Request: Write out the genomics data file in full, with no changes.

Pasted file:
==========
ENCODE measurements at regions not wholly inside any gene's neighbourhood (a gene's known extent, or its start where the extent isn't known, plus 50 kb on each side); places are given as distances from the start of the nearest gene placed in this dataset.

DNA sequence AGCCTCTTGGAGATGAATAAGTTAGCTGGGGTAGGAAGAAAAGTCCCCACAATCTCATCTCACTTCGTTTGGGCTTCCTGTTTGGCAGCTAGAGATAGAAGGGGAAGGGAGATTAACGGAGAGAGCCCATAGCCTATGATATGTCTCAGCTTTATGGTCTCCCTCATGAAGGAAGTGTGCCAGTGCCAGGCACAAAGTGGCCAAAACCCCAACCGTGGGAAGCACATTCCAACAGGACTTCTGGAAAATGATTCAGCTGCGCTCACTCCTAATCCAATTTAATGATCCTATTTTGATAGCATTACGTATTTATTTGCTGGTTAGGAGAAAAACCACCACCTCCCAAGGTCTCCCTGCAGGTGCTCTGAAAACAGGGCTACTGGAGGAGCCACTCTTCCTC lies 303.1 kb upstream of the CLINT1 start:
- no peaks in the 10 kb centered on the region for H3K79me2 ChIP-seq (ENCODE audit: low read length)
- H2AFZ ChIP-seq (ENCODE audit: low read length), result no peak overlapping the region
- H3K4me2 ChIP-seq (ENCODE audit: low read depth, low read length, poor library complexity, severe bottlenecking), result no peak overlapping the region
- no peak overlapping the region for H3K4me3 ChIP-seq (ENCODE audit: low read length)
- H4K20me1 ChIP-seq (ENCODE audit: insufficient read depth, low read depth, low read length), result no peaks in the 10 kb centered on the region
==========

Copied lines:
ENCODE measurements at regions not wholly inside any gene's neighbourhood (a gene's known extent, or its start where the extent isn't known, plus 50 kb on each side); places are given as distances from the start of the nearest gene placed in this dataset.

DNA sequence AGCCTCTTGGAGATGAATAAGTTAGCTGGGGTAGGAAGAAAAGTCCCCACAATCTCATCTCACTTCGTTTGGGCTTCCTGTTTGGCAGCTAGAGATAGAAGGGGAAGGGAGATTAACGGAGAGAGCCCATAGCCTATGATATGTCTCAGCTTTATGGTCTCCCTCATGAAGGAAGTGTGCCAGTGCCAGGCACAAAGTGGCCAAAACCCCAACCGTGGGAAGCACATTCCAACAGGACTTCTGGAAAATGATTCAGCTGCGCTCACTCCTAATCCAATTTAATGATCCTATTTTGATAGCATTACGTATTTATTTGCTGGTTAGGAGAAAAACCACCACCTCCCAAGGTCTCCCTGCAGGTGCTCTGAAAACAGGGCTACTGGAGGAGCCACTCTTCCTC lies 303.1 kb upstream of the CLINT1 start:
- no peaks in the 10 kb centered on the region for H3K79me2 ChIP-seq (ENCODE audit: low read length)
- H2AFZ ChIP-seq (ENCODE audit: low read length), result no peak overlapping the region
- H3K4me2 ChIP-seq (ENCODE audit: low read depth, low read length, poor library complexity, severe bottlenecking), result no peak overlapping the region
- no peak overlapping the region for H3K4me3 ChIP-seq (ENCODE audit: low read length)
- H4K20me1 ChIP-seq (ENCODE audit: insufficient read depth, low read depth, low read length), result no peaks in the 10 kb centered on the region